Elon Musk is known for speaking his mind. And as his impressive roster of successful companies only continues to grow, no one can blame him. While he is used to saying whatever he wants to defend himself, sometimes it's what we don't say that carries more of an impact.
Twitter was shocked to see that Elon listened to the Consumer Reports' newest claim that the Tesla 3 isn't a recommendable car.
With as much as Elon has on the line with hundreds of thousands of reservations for the newest model, and critics watching his every move, a fiery backlash could have ensued.
However, it didn't.
Instead, it was a chance for Elon to brilliantly display his ability to make on the fly changes, and steer the ship.
Looks like this can be fixed with a firmware update. Will be rolling that out in a few days. With further refinement, we can improve braking distance beyond initial specs. Tesla won't stop until Model 3 has better braking than any remotely comparable car.-- Elon Musk (@elonmusk) May 22, 2018
What he did is something that every founder should take to heart.
First, he acknowledged that the Consumer Report may know a thing or two about how to give a recommendation, and his car simply didn't make the grade.
Then, he assessed the situation, found the flaws in his own designs and admitted his mistake on Twitter.
Afterward, he announced how they'd make the change and that a firmware update would be available in a matter of days!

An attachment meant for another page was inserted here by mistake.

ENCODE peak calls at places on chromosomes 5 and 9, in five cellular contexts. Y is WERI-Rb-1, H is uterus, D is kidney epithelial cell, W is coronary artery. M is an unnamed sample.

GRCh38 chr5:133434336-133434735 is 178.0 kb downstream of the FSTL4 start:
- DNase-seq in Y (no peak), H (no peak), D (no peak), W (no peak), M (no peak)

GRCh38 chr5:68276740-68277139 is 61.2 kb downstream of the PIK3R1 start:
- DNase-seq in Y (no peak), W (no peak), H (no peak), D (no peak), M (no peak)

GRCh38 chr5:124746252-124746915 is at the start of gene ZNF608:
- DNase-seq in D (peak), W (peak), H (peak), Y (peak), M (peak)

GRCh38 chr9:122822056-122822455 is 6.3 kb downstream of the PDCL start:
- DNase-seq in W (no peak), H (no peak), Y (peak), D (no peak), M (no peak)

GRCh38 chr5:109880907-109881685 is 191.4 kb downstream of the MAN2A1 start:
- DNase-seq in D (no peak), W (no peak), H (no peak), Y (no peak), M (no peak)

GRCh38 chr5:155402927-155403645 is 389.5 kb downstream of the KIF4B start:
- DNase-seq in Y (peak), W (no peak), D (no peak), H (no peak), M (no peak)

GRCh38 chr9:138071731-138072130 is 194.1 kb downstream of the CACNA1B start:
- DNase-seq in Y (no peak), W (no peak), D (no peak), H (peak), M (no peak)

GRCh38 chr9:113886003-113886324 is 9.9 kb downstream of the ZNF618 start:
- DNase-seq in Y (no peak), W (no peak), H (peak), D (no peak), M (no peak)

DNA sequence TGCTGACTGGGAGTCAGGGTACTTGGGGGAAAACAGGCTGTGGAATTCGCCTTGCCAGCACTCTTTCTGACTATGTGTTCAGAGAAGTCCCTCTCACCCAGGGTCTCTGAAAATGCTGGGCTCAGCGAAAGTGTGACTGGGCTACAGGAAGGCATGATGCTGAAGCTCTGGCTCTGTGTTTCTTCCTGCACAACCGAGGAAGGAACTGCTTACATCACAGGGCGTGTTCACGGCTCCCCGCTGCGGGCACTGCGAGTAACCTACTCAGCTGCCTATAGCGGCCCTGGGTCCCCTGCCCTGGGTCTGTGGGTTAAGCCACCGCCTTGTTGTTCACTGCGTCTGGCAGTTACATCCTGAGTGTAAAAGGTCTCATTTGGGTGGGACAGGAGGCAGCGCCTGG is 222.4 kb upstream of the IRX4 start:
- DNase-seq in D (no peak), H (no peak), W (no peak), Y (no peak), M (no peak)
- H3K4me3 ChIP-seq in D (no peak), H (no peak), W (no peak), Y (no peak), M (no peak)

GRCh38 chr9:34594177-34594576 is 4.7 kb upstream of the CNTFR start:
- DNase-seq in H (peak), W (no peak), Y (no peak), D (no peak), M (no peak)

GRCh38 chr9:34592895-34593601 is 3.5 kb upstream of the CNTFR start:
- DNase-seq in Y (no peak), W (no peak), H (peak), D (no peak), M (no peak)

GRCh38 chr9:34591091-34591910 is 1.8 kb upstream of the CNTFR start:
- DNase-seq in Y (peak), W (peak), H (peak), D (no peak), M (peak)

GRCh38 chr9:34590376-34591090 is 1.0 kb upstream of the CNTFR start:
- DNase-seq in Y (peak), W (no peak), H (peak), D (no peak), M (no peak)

Here's why this was so incredible.
Constructive criticism helps companies build better products.
When faced with criticism, Elon's tweet shows that his ego comes second, and that Tesla's ability to change the world, comes first.
At any company, dissenting opinions give rise to innovation. This is all part of normal proceedings, internally. However, when criticism comes from outside of the company, it can feel a little disheartening.
Yet, in this instance, Elon was able to prove his ability to handle customer concerns, and show why his brands perform so well.
This is a building block of trust, that he can further leverage to keep up hype for his new car, but also to regain trust after Consumer Reports' damaging review.
Paying respect shows maturity.
It would have been very easy for Elon to have lashed out at Consumer Reports in an attempt to thwart their failure to recommend his car. However, doing so would have been catastrophic to his brand and his credibility.
As companies take heat in the media, it's important that they show respect towards respectable differences of opinions, especially when these differing opinions are coming from a well-established source, such as Consumer Reports.
By handling things respectfully, it shows that Elon is ready to make improvements to his models and admit his team's shortcomings. This also means that Tesla can move ahead unabated. Rather than lashing out and doing damage control to distract the public from the poor review, Elon acted tactfully and reframed the conversation around providing new results.
Admitting when you are wrong makes the CEO more human.
There's a reason that when you go on Yelp the five-star restaurants look suspicious. It's the same reason that we are cautious around someone who never admits fault. Perfection is a very rare trait. Owning up to mistakes is a sign that makes Elon Musk, a billionaire tech mogul, more approachable.
It also makes his customer base more likely to trust him, and to continue to purchase his products.
I've worked with every type of CEO from passionately screaming madmen, to calm, cool and discerning. So for me, seeing Elon's maturity is a fantastic thing to watch. We all know how important this new model is for Tesla, and one trait of CEOs are their enthusiasm, and sometimes their disappointment.
Elon getting back to work and handling this maturely shows that his resolve for customer service is paramount. And that's something that will trickle down throughout the rest of the company.